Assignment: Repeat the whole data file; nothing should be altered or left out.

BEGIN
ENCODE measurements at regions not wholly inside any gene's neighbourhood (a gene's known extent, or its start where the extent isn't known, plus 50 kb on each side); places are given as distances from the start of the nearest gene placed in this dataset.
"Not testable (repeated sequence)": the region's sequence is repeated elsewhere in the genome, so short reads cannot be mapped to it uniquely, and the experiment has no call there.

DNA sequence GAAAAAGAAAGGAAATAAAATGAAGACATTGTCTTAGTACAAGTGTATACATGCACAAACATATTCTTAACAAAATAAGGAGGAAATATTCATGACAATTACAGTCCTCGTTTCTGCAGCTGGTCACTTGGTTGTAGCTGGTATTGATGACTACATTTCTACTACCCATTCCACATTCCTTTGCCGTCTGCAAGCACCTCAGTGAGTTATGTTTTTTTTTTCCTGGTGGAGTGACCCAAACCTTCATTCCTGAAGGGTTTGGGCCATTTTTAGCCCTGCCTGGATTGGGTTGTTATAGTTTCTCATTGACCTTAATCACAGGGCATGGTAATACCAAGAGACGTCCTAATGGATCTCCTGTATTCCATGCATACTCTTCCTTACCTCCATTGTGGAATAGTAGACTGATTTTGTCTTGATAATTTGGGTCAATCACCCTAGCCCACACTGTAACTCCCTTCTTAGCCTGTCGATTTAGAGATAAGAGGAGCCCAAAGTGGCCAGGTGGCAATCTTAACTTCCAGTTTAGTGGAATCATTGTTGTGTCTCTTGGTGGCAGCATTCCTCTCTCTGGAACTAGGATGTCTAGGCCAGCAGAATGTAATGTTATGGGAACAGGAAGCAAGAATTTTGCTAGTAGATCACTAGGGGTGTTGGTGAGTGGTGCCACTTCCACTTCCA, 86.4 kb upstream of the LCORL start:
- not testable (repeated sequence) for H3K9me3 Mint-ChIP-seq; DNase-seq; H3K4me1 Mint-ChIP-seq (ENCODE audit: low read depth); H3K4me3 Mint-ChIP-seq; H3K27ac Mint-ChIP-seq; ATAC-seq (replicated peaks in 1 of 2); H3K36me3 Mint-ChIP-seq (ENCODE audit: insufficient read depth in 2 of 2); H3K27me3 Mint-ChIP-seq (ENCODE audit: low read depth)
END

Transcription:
ENCODE measurements at regions not wholly inside any gene's neighbourhood (a gene's known extent, or its start where the extent isn't known, plus 50 kb on each side); places are given as distances from the start of the nearest gene placed in this dataset.
"Not testable (repeated sequence)": the region's sequence is repeated elsewhere in the genome, so short reads cannot be mapped to it uniquely, and the experiment has no call there.

DNA sequence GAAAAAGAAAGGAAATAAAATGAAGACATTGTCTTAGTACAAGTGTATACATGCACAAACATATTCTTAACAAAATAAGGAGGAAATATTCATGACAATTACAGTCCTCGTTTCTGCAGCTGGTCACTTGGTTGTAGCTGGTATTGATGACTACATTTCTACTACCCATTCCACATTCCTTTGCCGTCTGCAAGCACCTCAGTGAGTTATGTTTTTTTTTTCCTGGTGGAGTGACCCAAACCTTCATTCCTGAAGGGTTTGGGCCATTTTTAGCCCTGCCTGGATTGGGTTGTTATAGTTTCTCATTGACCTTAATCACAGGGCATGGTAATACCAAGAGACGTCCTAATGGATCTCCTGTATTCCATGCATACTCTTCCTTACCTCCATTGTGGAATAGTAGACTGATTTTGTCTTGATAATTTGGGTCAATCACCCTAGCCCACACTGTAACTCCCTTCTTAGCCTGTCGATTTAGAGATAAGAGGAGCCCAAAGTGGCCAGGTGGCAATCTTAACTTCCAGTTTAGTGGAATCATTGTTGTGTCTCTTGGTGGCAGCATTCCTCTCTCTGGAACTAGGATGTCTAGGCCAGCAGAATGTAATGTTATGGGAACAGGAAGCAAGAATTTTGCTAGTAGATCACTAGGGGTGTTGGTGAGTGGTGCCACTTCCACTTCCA, 86.4 kb upstream of the LCORL start:
- not testable (repeated sequence) for H3K9me3 Mint-ChIP-seq; DNase-seq; H3K4me1 Mint-ChIP-seq (ENCODE audit: low read depth); H3K4me3 Mint-ChIP-seq; H3K27ac Mint-ChIP-seq; ATAC-seq (replicated peaks in 1 of 2); H3K36me3 Mint-ChIP-seq (ENCODE audit: insufficient read depth in 2 of 2); H3K27me3 Mint-ChIP-seq (ENCODE audit: low read depth)